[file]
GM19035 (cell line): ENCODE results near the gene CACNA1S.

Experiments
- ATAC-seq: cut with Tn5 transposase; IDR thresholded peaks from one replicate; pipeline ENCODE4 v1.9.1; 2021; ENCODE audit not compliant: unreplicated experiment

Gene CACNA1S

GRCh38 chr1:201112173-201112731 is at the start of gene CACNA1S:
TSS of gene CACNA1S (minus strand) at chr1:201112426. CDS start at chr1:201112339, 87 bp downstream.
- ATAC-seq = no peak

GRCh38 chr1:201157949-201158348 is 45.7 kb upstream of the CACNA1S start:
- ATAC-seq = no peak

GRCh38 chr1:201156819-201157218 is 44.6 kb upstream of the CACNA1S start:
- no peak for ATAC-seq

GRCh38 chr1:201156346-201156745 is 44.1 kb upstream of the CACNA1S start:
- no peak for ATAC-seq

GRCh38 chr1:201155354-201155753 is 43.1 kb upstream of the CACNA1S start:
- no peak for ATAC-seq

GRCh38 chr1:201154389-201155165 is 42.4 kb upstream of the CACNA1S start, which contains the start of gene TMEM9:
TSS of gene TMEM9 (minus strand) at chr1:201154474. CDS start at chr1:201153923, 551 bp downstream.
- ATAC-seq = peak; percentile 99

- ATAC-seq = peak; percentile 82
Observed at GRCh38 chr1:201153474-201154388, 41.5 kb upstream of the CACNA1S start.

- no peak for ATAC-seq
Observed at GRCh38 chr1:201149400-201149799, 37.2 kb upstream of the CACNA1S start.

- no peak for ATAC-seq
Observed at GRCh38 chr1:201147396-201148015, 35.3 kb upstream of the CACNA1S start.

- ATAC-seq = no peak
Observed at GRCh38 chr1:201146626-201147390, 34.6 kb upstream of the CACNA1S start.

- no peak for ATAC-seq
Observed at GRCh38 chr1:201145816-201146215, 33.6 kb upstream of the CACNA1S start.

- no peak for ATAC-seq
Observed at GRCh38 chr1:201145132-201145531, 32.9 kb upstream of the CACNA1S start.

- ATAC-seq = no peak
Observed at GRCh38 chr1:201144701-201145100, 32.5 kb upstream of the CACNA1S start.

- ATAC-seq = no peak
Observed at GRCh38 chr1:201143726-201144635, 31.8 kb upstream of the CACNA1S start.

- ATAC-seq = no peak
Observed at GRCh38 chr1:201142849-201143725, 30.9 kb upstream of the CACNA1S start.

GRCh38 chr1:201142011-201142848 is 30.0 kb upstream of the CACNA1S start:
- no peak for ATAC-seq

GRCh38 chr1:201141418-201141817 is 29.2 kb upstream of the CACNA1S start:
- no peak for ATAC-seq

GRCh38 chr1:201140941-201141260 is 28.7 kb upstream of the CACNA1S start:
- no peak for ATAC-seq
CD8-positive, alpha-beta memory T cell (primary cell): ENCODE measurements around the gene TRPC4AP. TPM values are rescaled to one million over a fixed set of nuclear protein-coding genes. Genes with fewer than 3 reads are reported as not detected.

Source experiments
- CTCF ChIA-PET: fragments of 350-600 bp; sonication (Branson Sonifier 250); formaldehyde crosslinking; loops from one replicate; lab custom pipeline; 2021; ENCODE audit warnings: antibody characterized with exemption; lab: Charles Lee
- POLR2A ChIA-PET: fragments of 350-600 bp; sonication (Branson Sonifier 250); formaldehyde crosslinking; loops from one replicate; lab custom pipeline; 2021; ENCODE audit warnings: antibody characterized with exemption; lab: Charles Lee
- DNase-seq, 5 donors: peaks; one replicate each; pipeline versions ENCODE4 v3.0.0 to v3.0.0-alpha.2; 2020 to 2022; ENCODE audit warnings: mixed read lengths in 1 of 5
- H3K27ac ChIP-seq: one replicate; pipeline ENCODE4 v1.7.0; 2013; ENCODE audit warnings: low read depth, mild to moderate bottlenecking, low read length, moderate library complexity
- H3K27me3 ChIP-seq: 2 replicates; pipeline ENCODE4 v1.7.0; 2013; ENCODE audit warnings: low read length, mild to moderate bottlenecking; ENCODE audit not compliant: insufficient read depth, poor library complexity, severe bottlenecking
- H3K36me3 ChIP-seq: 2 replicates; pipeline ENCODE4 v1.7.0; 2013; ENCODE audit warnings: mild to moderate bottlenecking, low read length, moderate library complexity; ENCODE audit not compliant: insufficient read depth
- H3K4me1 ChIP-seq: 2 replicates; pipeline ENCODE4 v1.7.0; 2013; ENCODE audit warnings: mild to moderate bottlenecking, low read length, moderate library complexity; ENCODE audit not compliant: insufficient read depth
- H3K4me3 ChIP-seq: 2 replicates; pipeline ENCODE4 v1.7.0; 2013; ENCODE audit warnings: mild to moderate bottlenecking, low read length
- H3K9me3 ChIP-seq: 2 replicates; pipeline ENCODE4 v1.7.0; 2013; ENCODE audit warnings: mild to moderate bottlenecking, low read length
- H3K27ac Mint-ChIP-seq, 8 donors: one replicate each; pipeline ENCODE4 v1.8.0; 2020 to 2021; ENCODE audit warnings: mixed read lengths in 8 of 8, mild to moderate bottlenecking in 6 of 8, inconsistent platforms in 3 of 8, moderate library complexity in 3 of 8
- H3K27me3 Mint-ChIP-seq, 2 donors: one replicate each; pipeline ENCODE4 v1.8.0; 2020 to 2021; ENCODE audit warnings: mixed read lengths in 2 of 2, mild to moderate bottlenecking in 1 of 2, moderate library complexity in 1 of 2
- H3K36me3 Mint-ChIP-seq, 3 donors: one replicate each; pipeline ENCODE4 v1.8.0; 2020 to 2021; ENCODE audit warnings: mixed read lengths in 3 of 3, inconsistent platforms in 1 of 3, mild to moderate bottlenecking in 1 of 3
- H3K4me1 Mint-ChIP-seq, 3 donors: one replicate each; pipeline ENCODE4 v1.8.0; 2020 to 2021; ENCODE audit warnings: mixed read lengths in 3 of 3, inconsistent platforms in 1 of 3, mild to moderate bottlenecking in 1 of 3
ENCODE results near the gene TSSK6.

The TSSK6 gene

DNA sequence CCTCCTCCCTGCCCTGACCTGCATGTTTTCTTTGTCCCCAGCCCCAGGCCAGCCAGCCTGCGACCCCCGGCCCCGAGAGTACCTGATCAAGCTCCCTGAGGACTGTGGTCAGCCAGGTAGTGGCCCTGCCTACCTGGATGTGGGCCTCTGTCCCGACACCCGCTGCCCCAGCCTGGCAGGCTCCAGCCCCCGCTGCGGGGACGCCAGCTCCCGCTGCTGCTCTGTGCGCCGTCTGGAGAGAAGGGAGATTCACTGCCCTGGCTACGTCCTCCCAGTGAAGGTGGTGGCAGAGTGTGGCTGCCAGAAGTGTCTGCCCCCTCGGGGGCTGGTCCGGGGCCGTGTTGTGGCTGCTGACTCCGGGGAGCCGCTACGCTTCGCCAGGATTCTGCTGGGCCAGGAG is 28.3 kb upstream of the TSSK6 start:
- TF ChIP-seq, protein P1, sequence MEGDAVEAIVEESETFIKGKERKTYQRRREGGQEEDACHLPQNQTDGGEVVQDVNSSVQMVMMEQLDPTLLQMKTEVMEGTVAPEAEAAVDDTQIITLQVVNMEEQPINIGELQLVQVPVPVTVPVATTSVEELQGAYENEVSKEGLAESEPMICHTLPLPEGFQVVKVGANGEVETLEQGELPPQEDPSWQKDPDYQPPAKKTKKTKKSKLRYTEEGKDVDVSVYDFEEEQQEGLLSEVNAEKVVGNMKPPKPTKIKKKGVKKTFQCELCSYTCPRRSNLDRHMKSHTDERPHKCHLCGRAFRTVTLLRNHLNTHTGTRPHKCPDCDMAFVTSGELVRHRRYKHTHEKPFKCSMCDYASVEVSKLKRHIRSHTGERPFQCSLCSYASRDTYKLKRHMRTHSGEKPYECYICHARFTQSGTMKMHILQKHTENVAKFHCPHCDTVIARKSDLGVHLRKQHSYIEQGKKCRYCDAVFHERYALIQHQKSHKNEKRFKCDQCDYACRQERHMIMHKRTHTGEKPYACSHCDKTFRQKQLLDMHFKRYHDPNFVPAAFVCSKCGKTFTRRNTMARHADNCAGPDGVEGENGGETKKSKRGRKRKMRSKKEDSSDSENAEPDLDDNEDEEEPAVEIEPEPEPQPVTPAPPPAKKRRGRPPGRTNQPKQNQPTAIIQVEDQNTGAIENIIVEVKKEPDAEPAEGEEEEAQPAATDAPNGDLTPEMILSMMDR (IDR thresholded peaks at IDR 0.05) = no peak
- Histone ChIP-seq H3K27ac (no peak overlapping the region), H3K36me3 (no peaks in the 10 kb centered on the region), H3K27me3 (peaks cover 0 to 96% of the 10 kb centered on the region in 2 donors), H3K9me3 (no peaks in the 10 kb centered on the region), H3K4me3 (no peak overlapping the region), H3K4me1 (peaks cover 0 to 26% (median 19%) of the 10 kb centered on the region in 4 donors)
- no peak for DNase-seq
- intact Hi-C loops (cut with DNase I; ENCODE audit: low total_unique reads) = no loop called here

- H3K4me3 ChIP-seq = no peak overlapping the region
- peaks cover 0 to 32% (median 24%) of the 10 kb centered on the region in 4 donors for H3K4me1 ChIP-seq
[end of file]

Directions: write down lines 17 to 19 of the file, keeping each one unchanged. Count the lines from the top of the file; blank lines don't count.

TSS of gene TMEM9 (minus strand) at chr1:201154474. CDS start at chr1:201153923, 551 bp downstream.
- ATAC-seq = peak; percentile 99

- ATAC-seq = peak; percentile 82